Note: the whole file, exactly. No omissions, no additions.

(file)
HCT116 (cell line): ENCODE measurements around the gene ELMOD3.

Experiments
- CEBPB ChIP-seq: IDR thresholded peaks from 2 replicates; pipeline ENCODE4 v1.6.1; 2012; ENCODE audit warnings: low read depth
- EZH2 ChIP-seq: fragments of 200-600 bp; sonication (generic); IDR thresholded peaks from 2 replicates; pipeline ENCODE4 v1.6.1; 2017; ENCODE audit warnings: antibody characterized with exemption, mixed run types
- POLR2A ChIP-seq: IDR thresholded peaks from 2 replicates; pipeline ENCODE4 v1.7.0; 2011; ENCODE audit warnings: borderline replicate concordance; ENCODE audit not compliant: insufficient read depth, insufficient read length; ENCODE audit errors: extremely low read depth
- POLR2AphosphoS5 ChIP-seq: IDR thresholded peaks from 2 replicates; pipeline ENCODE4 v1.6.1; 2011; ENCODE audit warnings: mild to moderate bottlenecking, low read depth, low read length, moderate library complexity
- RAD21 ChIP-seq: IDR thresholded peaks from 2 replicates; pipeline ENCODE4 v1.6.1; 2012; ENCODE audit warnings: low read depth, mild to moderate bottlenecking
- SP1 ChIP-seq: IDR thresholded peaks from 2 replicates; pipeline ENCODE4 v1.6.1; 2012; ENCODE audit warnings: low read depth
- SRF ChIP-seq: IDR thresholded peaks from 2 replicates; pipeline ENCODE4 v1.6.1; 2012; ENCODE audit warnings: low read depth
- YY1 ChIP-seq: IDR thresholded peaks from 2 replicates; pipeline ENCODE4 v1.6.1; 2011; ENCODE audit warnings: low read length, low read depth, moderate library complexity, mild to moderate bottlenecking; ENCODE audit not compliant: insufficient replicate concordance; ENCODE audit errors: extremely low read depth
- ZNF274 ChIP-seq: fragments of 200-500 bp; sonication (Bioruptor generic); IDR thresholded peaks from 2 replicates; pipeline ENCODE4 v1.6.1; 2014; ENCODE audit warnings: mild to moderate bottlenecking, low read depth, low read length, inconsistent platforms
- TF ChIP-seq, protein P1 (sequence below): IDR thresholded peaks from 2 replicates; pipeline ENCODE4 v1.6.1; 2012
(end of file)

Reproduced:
HCT116 (cell line): ENCODE measurements around the gene ELMOD3.

Experiments
- CEBPB ChIP-seq: IDR thresholded peaks from 2 replicates; pipeline ENCODE4 v1.6.1; 2012; ENCODE audit warnings: low read depth
- EZH2 ChIP-seq: fragments of 200-600 bp; sonication (generic); IDR thresholded peaks from 2 replicates; pipeline ENCODE4 v1.6.1; 2017; ENCODE audit warnings: antibody characterized with exemption, mixed run types
- POLR2A ChIP-seq: IDR thresholded peaks from 2 replicates; pipeline ENCODE4 v1.7.0; 2011; ENCODE audit warnings: borderline replicate concordance; ENCODE audit not compliant: insufficient read depth, insufficient read length; ENCODE audit errors: extremely low read depth
- POLR2AphosphoS5 ChIP-seq: IDR thresholded peaks from 2 replicates; pipeline ENCODE4 v1.6.1; 2011; ENCODE audit warnings: mild to moderate bottlenecking, low read depth, low read length, moderate library complexity
- RAD21 ChIP-seq: IDR thresholded peaks from 2 replicates; pipeline ENCODE4 v1.6.1; 2012; ENCODE audit warnings: low read depth, mild to moderate bottlenecking
- SP1 ChIP-seq: IDR thresholded peaks from 2 replicates; pipeline ENCODE4 v1.6.1; 2012; ENCODE audit warnings: low read depth
- SRF ChIP-seq: IDR thresholded peaks from 2 replicates; pipeline ENCODE4 v1.6.1; 2012; ENCODE audit warnings: low read depth
- YY1 ChIP-seq: IDR thresholded peaks from 2 replicates; pipeline ENCODE4 v1.6.1; 2011; ENCODE audit warnings: low read length, low read depth, moderate library complexity, mild to moderate bottlenecking; ENCODE audit not compliant: insufficient replicate concordance; ENCODE audit errors: extremely low read depth
- ZNF274 ChIP-seq: fragments of 200-500 bp; sonication (Bioruptor generic); IDR thresholded peaks from 2 replicates; pipeline ENCODE4 v1.6.1; 2014; ENCODE audit warnings: mild to moderate bottlenecking, low read depth, low read length, inconsistent platforms
- TF ChIP-seq, protein P1 (sequence below): IDR thresholded peaks from 2 replicates; pipeline ENCODE4 v1.6.1; 2012